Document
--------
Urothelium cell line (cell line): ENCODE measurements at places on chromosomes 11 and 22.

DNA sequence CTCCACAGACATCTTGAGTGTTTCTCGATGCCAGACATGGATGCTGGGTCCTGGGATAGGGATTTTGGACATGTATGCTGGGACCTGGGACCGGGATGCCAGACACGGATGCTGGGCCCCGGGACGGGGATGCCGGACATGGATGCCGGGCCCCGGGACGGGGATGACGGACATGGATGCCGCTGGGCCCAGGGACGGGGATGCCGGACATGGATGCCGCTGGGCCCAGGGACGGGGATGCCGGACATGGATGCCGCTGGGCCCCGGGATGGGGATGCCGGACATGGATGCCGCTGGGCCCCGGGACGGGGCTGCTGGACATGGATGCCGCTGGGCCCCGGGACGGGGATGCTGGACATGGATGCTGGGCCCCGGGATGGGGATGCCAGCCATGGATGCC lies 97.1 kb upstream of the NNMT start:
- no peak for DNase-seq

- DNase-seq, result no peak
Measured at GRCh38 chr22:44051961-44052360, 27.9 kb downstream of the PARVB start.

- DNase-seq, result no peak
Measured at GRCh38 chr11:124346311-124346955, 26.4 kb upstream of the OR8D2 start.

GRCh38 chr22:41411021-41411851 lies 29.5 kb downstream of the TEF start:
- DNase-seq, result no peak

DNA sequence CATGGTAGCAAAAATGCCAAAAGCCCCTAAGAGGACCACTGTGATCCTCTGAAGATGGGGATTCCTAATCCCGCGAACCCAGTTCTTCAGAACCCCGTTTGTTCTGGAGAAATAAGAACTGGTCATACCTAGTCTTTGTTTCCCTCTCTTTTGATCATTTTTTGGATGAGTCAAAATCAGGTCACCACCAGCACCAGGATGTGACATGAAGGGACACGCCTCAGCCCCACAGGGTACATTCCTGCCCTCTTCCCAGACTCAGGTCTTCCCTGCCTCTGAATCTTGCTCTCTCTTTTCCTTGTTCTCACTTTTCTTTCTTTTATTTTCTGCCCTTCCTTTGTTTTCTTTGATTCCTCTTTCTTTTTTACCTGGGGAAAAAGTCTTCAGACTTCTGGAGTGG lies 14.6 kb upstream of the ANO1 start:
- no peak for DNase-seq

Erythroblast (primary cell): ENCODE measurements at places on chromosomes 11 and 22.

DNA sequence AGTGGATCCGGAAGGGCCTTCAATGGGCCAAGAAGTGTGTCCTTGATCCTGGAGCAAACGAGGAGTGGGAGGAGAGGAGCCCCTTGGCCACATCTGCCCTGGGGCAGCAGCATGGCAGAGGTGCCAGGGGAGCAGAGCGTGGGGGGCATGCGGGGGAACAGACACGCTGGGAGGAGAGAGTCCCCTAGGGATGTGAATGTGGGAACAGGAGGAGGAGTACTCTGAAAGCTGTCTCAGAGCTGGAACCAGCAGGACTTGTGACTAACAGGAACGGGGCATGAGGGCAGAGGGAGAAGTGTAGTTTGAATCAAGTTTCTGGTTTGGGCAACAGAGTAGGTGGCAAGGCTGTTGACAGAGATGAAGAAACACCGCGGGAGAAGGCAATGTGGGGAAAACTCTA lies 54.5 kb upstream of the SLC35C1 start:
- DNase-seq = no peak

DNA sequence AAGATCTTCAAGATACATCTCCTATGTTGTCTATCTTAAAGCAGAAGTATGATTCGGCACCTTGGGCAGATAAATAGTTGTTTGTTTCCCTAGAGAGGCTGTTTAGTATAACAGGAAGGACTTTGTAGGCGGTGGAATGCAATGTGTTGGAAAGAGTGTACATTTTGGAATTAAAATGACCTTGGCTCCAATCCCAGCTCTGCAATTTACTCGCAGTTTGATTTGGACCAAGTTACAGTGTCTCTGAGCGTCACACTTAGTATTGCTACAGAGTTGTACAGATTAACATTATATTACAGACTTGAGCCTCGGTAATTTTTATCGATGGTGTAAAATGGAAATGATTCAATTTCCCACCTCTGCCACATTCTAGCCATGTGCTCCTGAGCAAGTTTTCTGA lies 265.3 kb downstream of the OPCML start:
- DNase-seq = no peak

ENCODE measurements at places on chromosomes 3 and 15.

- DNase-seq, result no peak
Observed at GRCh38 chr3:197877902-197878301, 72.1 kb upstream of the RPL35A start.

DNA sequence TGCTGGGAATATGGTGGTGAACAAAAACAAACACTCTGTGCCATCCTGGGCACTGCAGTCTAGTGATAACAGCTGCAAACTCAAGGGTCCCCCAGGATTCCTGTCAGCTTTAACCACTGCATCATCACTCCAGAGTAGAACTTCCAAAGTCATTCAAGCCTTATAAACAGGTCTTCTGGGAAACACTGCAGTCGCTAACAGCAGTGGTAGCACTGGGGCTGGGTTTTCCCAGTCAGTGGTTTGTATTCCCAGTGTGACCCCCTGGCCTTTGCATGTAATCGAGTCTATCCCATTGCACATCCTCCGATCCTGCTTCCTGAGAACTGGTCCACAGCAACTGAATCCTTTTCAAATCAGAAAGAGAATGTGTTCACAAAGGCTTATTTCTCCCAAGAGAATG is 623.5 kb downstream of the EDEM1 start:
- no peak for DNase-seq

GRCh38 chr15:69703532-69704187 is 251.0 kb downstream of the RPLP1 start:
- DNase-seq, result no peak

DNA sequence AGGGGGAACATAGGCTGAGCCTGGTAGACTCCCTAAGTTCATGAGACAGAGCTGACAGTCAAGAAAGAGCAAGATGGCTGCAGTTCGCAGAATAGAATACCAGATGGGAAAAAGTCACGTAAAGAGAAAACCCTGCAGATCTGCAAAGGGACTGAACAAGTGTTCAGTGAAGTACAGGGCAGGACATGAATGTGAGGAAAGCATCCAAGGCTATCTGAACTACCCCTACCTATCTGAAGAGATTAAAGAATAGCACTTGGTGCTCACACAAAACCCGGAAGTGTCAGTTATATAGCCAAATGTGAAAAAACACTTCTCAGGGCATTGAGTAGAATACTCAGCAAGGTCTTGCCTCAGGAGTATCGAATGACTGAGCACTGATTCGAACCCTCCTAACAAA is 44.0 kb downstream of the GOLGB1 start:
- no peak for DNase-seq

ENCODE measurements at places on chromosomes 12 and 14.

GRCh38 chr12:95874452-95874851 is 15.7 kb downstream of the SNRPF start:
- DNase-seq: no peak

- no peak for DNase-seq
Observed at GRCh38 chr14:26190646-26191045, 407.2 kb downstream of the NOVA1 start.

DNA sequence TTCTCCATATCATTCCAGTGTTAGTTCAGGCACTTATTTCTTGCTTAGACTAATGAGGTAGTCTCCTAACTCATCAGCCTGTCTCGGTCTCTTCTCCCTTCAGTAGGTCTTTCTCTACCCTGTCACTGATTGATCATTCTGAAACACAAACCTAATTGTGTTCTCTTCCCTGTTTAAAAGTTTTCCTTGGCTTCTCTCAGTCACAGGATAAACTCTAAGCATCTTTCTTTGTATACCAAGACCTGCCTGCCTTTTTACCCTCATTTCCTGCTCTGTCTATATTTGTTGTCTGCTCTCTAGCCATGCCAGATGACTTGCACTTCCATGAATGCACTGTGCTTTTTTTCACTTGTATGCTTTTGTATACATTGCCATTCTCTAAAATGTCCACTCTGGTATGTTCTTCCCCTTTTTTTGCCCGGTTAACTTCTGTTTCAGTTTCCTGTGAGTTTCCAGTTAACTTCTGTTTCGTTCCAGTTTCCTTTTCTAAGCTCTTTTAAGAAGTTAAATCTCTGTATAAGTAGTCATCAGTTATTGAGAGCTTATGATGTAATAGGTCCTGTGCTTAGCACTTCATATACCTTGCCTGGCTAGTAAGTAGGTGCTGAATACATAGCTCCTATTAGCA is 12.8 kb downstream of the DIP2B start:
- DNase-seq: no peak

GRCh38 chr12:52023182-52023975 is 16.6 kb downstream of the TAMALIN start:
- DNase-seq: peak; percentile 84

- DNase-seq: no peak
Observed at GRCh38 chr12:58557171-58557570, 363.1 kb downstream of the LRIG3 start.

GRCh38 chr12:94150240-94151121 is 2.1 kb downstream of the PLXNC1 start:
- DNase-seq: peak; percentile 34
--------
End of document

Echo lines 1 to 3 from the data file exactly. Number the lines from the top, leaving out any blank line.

Urothelium cell line (cell line): ENCODE measurements at places on chromosomes 11 and 22.

DNA sequence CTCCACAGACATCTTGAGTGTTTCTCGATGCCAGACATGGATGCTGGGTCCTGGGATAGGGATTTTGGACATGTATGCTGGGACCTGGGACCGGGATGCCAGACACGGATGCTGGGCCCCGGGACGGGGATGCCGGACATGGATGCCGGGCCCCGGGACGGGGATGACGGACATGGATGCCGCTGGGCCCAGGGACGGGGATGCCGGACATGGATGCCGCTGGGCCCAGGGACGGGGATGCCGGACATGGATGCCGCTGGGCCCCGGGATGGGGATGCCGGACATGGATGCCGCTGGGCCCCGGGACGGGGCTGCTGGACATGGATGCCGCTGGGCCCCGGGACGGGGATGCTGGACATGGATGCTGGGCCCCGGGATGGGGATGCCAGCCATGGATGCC lies 97.1 kb upstream of the NNMT start:
- no peak for DNase-seq